age: they guarantee protection to those children who are earning salaries the
same protection afforded to adult workers regardless of gender.
Recommendation 146 enumerates a list of topics that deserve particular
protection bearing in mind the principle of equal pay for equal work;
spent at work, prohibition of overtime, so as to allow enough time for education
and training, for rest during the day and leisure activities;
of exception (save in genuine emergency) of a minimum consecutive period of 12
hours’ night rest;
with pay of at least four weeks, and in any case, not shorter than that granted
schemes, whatever the conditions of employment or work may be;
standards of safety and health, including appropriate instruction and
Medical examinations of children and adolescents are not included in the
Convention. International labour conventions 77, 78 and 124 provide for a
thorough medical examinations of working children and adolescents to determine
their aptitude for employment, which is done before the actual hiring takes
place, and follow up medical exams in the firm. Conventions specify that these
exams “shall not entail any cost either for the child or his parents”.
There are three implementation measures (Art. 9):
a) adoption of all appropriate measures (including penalties)
to ensure the effective enforcement of the Convention;
b) the determination of the person responsible for the
compliance with the Convention (employers, parents, legal guardians, etc.); and
c) the keeping of registers by the employer containing the
names and ages or dates or birth of persons whom he employs who are less than 18
years of age.
Is Convention 138 an appropriate instrument to meet the challenge of
child labour both in industrialised as well as developing countries? Many of its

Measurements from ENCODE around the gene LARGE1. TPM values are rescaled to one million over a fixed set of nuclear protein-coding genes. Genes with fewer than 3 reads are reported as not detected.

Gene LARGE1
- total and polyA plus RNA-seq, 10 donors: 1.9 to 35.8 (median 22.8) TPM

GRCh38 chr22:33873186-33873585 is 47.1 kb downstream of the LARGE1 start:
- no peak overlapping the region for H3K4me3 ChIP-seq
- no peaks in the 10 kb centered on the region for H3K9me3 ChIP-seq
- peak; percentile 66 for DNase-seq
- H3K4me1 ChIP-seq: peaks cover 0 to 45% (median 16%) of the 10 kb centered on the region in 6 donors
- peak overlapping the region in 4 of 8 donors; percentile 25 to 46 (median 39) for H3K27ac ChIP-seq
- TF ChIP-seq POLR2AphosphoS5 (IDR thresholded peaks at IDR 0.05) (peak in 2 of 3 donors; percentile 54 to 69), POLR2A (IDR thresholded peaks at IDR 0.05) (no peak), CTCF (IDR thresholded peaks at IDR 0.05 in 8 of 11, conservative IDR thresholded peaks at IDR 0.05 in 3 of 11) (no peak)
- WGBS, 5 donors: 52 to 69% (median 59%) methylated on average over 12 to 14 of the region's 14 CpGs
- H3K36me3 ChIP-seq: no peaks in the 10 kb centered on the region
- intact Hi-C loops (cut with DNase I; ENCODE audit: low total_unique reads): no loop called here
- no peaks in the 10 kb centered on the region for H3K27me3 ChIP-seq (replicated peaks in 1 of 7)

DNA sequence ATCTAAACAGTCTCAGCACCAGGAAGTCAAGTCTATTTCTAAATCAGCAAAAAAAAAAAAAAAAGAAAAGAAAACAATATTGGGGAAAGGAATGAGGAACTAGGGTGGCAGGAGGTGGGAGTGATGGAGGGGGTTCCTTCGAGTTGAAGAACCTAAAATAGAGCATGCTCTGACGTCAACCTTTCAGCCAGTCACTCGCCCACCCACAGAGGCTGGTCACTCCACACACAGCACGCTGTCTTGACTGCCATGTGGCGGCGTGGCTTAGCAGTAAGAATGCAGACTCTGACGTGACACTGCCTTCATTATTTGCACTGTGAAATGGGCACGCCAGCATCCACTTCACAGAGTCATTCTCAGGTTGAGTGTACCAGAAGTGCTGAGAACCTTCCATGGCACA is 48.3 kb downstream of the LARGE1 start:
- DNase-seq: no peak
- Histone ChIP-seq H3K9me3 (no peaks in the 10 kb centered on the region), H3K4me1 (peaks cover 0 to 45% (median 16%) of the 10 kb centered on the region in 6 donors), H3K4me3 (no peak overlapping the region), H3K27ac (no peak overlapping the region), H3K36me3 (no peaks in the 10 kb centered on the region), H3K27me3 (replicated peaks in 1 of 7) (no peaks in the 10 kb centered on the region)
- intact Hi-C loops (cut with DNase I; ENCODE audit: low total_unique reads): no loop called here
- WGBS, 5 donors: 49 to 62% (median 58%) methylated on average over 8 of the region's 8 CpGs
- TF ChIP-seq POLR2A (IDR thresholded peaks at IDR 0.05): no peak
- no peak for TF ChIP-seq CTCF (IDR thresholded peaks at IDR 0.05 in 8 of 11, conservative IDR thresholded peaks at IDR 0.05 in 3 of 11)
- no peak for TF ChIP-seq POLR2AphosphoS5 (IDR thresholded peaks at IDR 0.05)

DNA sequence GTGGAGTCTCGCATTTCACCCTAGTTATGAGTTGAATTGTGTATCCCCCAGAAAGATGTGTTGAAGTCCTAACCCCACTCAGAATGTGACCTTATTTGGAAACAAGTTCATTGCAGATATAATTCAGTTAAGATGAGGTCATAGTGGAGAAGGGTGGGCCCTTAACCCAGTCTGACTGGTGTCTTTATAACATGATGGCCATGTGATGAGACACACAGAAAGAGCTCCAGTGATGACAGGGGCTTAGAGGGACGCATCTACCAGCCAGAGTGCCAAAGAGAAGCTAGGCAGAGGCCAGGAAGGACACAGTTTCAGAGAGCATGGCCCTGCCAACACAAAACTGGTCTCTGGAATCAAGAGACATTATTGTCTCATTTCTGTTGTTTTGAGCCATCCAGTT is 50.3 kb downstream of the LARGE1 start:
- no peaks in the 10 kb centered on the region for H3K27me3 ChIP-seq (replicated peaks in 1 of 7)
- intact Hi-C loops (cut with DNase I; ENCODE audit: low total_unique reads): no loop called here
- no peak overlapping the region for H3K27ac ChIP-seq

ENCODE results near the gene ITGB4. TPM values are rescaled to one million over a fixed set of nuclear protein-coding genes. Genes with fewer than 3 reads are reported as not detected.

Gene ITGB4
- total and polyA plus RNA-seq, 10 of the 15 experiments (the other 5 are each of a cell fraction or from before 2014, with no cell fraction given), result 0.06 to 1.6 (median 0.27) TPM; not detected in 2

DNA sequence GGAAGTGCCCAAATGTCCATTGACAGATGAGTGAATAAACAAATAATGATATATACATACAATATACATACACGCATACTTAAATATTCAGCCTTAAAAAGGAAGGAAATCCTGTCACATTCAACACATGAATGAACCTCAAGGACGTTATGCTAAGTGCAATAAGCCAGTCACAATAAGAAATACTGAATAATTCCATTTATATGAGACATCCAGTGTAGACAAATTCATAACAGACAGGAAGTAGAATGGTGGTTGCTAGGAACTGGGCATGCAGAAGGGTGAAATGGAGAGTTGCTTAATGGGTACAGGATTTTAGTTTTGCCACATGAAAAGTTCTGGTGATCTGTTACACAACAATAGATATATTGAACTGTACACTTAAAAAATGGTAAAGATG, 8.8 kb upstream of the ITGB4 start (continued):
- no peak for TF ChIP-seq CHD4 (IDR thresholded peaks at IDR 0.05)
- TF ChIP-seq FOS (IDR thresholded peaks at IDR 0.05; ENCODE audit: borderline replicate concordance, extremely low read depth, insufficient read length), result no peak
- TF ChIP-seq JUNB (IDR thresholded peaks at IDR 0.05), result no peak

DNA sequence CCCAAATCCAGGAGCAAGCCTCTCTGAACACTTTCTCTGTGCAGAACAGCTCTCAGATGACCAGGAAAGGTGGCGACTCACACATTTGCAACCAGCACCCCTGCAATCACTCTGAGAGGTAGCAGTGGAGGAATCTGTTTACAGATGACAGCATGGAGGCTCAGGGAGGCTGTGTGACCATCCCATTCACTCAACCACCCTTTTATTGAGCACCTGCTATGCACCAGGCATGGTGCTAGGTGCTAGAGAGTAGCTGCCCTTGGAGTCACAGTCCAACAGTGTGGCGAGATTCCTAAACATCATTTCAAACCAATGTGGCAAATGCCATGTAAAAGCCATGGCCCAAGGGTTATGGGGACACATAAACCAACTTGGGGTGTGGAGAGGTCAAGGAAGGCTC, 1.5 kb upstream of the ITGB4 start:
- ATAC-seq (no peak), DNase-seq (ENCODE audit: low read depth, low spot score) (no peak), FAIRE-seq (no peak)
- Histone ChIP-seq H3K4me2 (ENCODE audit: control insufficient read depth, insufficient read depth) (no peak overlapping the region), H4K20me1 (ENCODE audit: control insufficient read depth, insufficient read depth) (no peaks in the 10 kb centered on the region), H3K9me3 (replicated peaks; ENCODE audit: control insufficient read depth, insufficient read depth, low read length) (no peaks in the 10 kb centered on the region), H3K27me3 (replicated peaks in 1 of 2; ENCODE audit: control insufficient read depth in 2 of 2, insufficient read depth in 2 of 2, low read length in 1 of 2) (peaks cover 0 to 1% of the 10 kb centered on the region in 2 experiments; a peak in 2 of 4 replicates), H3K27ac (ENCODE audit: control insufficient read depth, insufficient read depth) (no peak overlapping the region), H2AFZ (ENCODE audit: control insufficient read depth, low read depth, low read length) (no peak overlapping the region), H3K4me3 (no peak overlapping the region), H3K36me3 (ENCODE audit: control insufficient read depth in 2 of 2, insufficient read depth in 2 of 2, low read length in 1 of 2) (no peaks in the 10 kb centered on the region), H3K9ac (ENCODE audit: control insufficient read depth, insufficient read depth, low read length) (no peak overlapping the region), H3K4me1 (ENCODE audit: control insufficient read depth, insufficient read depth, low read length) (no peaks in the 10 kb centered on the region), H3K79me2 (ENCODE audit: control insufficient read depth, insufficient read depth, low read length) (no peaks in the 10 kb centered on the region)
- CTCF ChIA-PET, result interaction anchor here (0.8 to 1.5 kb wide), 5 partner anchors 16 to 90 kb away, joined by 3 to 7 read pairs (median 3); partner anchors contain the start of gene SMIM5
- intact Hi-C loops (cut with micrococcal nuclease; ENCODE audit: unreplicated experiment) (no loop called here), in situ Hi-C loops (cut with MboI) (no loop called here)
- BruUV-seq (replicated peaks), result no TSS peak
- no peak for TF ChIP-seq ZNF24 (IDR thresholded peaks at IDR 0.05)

provisions, as well as of those of international labour conventions on the
prohibition of night work or on medical examinations of children and young
persons specifically and exclusively deal with paid labour. In this respect they
play a central role, for paid labour is and undoubtedly will still remain a
dominant model of modern times.
Can it play a similar role for unpaid activities, for the informal
sector or for agricultural activities at the borderline of subsistence ? It
seems it can. By establishing an obligation of defining and enforcing a national
policy aimed at the prohibition of child labour, the Convention induces all
interested parties including NGOs to take a global approach to the
problem. Measures to be taken in differing situations (paid labour, work in the
informal sector, work in the agricultural sector, work as domestic help etc.)
are not the same; they should nevertheless be co-ordinated even more so for
often effective instruments in the fight against child labour are the same
(generalisation of free and compulsory education particularly in the rural areas
and in poor urban neighbourhoods; incomes policies; social protection measures
etc.) Nevertheless, the effectiveness of the Convention depends on its
ratification by States. Much remains to be done in this sphere.